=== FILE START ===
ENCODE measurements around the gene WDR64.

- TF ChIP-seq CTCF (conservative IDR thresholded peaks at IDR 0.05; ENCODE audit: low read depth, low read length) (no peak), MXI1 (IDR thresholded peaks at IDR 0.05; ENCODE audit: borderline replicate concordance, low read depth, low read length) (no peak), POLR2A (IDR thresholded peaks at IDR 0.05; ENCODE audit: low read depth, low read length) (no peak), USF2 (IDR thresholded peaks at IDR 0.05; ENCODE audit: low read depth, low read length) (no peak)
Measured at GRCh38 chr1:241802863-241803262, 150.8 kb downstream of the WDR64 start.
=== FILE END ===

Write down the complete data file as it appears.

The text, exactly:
ENCODE measurements around the gene WDR64.

- TF ChIP-seq CTCF (conservative IDR thresholded peaks at IDR 0.05; ENCODE audit: low read depth, low read length) (no peak), MXI1 (IDR thresholded peaks at IDR 0.05; ENCODE audit: borderline replicate concordance, low read depth, low read length) (no peak), POLR2A (IDR thresholded peaks at IDR 0.05; ENCODE audit: low read depth, low read length) (no peak), USF2 (IDR thresholded peaks at IDR 0.05; ENCODE audit: low read depth, low read length) (no peak)
Measured at GRCh38 chr1:241802863-241803262, 150.8 kb downstream of the WDR64 start.